Will changes like electric vehicles, connected vehicles, etc affect the development of the braking system?
KK: With our systems and components, we protect human lives regardless of the market, drive technology or vehicle class. That’s why safety standards for electric vehicles will be every bit as high as those for vehicles with conventional engines.
As we move towards connected and automated driving, ESC will become a critical component. Manual parking brakes will also shift towards electric parking brakes.
Our work on vehicles with internal combustion engines means we are already well prepared for electric vehicles. Continental has a new, weight-reduced wheel and brake design called the New Wheel Concept. By using a corrosion-free, aluminium brake disc and matching brake, rust formation is prevented as well as the potential resulting deterioration of brake performance. The New Wheel Concept can reduce the weight of the wheel and the brake. Other advantages of the concept include simpler wheel and brake pad changes and no wear of the brake disk.
TL: Existing systems (eg recuperative brakes) in vehicles with internal combustion engines can also be transferred to electric vehicles. There are no safety restrictions for electric vehicles. Due to the intensive energy recuperation, the foundation brakes are used much less.
What kind of trends are you witnessing in the vehicle braking system?
KK: The increase in awareness regarding safety norms has boosted growth in vehicle braking system technologies. The impending need for safety features in vehicles, driven primarily by government mandates, will see the ABS market in India growing exponentially in the near term. Continental is well-equipped to support this growth. Vehicles above 125cc and above form a huge portion of the 2-wheeler production volumes in India. The market is also segmented into scooters, mopeds and motorcycles. There is a significant opportunity opening-up for the ABS market in India.
TL: India is working to make Electronic Stability Control (ESC) and Autonomous Emergency Braking (AEB) mandatory in cars by 2022-23 timeframe. On the other hand, OEMs are also looking out for lighter and high-performance boosters and calipers that help in reducing vehicle drag on brake. There is an increasing demand for drum brakes with copper-free material to reduce friction and achieve reduced noise level. In the premium vehicle segment, there is a growing trend for electric parking brake (EPB), it is only a matter of time that the demand for EPB will grow in entry-level vehicles. The new technology caliper is focused on reducing the drag and achieve zero degree, which helps to reduce the emission of CO2.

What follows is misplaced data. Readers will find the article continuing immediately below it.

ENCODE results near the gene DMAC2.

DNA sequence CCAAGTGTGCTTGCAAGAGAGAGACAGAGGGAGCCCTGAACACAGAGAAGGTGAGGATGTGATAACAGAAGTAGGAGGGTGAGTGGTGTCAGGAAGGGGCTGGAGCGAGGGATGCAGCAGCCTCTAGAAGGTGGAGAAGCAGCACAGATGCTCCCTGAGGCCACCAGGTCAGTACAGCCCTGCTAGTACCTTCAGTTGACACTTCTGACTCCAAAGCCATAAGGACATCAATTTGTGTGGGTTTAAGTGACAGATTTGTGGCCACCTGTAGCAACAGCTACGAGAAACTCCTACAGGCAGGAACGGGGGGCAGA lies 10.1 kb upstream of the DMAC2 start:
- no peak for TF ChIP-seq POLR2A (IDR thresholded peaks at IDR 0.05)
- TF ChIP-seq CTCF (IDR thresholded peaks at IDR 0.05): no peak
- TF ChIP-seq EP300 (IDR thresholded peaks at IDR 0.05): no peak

What are your growth plans for braking system business?
KK: As mentioned above, there is a considerable opportunity for the ABS technology, driven by legislations. ESC will also see further growth, spurred by the interest in safety technology. Though ESC is not mandated yet, it will be the next step to provide more safety and comfort to the driver and will see an uptake in the next five years. With the increase of electric content in cars, there will also be a demand for EPB (which is currently more common in luxury cars). EPB requires installation of ESC as well.
TL: In September 2018, our plant in Gurgaon achieved a milestone of 1 million units of EBS. This displays a high amount of interest from OEMs in this technology. Our R&D team in India work on products for India and extend support to Japan and Italy. Brake NVH (noise, vibration, and harshness) is an area where R&D has achieved a high level of competences. With the growing market of electrical vehicles, NVH will be more demanding.
Anti Lock Braking System
Electronic Stability Control
Autonomous Emergency Braking
Electric Parking Brake
Hydraulic Brake Systems
Tandem Master Cylinder
Hydraulic Brake Systems
Integral Brake Systems And Motorcycle Anti Lock Brake Systems
Electric Parking Brake